Why Diamonds this Valentine’s Day May Not Be the Perfect Gift of Love


14 February 2007


Why Diamonds this Valentine's Day May Not Be the Perfect Gift of Love

Amidst new reports of diamond smuggling into the U.S., Global Witness calls on consumers to do their research before buying diamond jewellery this Valentine's Day.  Consumers must ask questions when they shop for diamonds to try to ensure the gems they are buying are conflict-free (see below for four simple questions to help combat conflict diamonds).

On February 4, U.S. federal agents arrested two men in Tucson, Arizona on charges of smuggling 11,000 carats of illicit rough diamonds from Africa.1 The two men, who were attending the Tucson Gem, Mineral, and Fossil Showcase, were found in possession of the smuggled diamonds and are being charged with violating the U.S. Clean Diamond Trade Act.2 

Conflict diamonds mined in the rebel-held areas of Ivory Coast, in West Africa, are also currently reaching the international diamond market, according to the United Nations. Furthermore, there are credible reports of diamond smuggling from Zimbabwe into South Africa, in violation of the Kimberley Process certification scheme. Venezuelan rough diamonds are also being illegally smuggled to the U.S., Belgium, Guyana, and other countries.3

"Consumers have the power to help prevent blood diamonds from reaching retail stores by demanding that their diamonds are clean," said Global Witness Director Charmian Gooch. "Recent reports of smuggling and violations of the Kimberley Process certification scheme show that governments must strengthen their oversight of the diamond industry as a whole. The February 4 arrests are a welcome step in the right direction, but consumers have every right to be concerned about whether the diamonds they buy are conflict-free."

The trade in blood diamonds has already led to devastating wars in Sierra Leone, Angola, Democratic Republic of the Congo, and Liberia, and over 4 million people have died as a result of these conflicts.

Global Witness and Amnesty International urge consumers to ask jewellers the following questions when purchasing diamonds:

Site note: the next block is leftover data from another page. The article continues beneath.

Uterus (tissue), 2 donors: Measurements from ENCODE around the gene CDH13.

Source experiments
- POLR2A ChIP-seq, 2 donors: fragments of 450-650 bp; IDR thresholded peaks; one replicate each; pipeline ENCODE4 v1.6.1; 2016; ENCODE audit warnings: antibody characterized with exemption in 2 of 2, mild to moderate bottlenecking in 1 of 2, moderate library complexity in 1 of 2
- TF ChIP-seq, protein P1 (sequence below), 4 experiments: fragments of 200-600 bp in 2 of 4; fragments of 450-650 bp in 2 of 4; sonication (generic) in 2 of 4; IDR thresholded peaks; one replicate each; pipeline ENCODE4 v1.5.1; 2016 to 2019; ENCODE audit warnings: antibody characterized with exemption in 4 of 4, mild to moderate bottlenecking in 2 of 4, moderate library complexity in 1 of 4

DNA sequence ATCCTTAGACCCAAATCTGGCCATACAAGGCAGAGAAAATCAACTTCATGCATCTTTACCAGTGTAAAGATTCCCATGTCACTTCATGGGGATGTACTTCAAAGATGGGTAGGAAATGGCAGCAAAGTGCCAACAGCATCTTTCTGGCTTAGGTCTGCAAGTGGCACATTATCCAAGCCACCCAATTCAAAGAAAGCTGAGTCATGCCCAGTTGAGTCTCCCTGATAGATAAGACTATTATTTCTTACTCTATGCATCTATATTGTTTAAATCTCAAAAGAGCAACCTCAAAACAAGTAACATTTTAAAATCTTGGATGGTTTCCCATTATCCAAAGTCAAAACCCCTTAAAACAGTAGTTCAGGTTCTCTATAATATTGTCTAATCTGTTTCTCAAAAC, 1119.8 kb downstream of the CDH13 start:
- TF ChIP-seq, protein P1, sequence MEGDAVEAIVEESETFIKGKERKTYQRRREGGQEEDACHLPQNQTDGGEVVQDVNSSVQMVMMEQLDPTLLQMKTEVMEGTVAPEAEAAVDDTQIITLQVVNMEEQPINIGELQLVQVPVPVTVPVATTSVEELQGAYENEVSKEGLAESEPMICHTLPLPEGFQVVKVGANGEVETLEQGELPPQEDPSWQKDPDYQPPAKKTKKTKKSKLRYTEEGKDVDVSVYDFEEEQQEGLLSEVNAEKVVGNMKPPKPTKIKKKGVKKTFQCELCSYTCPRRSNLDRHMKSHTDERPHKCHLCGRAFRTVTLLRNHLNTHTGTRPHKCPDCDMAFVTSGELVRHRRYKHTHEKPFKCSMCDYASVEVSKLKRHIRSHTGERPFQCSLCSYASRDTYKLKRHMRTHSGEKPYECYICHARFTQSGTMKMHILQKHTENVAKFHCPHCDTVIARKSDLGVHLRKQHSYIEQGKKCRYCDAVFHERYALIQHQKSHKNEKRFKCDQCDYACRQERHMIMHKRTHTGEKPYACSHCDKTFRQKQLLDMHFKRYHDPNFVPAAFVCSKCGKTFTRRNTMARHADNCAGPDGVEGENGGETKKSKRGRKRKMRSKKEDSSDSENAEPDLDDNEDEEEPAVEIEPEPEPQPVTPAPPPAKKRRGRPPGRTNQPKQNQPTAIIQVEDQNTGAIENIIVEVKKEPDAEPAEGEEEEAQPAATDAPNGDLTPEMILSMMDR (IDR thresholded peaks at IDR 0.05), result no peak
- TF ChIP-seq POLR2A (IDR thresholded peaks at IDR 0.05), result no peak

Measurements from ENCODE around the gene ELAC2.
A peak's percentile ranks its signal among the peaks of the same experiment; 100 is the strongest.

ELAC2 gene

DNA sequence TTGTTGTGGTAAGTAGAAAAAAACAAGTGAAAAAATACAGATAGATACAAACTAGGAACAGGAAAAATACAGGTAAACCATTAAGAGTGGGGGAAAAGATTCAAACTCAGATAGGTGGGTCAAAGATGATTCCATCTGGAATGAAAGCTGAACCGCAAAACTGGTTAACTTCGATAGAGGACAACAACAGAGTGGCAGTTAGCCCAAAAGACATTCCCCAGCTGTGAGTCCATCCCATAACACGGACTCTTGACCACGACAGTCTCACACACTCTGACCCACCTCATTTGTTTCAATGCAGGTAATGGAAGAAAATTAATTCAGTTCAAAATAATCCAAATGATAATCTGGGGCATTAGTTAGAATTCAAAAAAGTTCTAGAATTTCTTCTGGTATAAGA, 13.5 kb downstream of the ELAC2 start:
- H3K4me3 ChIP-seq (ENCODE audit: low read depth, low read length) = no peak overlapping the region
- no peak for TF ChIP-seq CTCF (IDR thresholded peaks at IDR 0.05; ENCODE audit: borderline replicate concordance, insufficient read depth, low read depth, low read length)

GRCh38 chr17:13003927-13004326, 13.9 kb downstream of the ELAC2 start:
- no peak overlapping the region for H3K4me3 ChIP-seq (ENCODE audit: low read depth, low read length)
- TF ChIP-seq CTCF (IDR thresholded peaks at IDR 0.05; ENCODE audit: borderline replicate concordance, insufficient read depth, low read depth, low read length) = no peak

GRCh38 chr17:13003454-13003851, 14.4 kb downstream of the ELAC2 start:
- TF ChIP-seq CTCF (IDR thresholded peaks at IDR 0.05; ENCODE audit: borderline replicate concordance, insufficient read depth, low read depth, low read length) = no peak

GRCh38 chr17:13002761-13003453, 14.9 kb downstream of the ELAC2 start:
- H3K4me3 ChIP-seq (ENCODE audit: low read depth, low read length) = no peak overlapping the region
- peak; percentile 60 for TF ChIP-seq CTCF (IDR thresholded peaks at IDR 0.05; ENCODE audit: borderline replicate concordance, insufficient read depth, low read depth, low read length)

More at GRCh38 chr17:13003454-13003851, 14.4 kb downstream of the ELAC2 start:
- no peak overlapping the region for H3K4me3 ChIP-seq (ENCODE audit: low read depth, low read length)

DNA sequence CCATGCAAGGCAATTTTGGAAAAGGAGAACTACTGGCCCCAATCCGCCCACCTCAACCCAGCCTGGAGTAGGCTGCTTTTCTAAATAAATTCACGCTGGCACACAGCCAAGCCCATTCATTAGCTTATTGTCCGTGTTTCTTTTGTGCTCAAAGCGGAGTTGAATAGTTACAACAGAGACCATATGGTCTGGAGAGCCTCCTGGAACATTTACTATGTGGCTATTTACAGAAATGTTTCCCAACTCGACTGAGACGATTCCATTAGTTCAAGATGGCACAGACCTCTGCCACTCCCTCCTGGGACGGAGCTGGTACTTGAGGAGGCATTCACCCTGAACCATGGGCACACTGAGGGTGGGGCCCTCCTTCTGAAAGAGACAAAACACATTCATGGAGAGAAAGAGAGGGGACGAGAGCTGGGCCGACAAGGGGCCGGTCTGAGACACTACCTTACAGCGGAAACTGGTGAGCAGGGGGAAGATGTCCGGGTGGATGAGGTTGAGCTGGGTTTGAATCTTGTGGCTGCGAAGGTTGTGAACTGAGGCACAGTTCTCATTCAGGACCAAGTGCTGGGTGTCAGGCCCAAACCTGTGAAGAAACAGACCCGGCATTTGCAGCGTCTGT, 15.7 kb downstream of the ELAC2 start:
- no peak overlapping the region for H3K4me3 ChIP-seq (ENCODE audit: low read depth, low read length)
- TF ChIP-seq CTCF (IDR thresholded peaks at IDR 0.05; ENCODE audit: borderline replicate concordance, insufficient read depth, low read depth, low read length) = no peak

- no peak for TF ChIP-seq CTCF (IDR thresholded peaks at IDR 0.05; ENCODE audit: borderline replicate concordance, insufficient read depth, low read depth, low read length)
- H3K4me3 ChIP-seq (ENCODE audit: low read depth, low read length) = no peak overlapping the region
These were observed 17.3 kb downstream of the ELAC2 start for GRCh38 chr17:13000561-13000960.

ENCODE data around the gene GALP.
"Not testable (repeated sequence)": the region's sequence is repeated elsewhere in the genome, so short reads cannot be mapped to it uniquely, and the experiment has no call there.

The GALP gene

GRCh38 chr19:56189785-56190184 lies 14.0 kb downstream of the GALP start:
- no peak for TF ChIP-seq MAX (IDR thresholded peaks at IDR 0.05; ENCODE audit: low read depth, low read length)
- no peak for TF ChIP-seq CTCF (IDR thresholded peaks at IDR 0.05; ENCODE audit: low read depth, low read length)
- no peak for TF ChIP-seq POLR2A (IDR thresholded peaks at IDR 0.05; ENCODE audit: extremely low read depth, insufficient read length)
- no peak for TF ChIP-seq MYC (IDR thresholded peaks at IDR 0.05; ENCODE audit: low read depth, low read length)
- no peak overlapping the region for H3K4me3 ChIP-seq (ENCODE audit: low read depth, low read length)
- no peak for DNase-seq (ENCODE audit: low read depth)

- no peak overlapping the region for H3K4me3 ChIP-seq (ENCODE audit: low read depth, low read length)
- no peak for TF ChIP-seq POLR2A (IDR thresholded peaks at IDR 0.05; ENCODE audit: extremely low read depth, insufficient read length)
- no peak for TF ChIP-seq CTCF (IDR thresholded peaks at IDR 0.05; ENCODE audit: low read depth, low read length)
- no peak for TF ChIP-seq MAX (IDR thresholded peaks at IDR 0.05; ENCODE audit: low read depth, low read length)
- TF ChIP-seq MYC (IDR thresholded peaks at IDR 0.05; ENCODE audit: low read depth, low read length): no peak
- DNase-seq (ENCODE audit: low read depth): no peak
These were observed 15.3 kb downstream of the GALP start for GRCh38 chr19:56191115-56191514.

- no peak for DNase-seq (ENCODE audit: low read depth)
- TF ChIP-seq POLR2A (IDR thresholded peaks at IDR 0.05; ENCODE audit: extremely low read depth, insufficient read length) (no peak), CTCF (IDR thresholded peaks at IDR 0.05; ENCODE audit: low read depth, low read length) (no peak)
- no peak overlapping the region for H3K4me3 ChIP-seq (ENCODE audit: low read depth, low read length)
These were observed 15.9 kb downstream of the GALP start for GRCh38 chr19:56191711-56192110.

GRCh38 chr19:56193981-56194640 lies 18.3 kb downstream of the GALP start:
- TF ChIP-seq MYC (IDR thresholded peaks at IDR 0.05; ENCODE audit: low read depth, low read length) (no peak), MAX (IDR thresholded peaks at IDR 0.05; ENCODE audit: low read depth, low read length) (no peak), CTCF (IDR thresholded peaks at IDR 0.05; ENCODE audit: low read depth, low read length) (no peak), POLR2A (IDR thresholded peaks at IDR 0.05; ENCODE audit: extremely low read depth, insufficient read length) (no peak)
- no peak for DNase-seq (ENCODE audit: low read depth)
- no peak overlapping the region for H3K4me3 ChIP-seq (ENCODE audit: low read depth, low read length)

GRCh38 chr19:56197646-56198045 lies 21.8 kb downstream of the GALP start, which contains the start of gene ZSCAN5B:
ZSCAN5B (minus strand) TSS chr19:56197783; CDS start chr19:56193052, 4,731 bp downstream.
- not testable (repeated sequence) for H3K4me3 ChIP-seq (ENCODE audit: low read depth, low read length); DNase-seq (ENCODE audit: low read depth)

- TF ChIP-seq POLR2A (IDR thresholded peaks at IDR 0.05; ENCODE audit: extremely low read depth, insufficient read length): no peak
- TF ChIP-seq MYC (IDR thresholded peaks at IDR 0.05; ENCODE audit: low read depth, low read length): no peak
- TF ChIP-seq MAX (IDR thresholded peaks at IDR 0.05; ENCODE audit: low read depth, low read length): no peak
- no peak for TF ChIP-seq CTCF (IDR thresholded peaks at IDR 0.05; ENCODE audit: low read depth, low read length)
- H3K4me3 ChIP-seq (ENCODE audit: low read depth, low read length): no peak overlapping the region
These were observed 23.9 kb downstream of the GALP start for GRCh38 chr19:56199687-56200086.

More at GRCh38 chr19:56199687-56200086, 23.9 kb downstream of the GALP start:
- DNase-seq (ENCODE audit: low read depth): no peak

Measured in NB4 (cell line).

1 - Do you know where your diamonds come from?

2 - Can I see a copy of your company's policy on conflict diamonds?

3 - Can you show me a written guarantee from your diamond suppliers that states your diamonds are conflict-free?

4 - How can I be sure that none of your jewelry contains conflict diamonds?


For more information please contact:

Corinna Gilfillan in Washington DC: +1 202 725 8705; +1 202 721 5670

Annie Dunnebacke in London: +44 207 561 6397; +44 7703 108 401 or [email protected]


Please see the website www.blooddiamondaction.org


Global Witness campaigns to achieve real change by highlighting the links between the exploitation of natural resources, conflict and corruption. Through a combination of covert investigations and targeted advocacy, Global Witness has changed the way the world thinks about the extraction and trading of natural resources, and the devastating impact their unsustainable exploitation can have upon development, human rights and stability. Global Witness was co-nominated for the 2003 Nobel Peace Prize for its leading work on ‘conflict diamonds' and awarded the Gleitsman Foundation prize for international activism in May 2005.


Notes to the Editor:

1 News Release, February 8 2007, US Immigration and Customs Enforcement, Tucson ICE agents seize cache of smuggled diamonds

2 The US Clean Diamond Trade Act was enacted in 2003 to stop the trade in conflict diamonds and to implement the Kimberley Process. The Kimberley Process is a government-run scheme that aims to prevent the trade in conflict diamonds through the establishment of an import-export control regime.

3 Please see report by Partnership Africa Canada, The Lost World, Diamond Mining and Smuggling in Venezuela, 2006.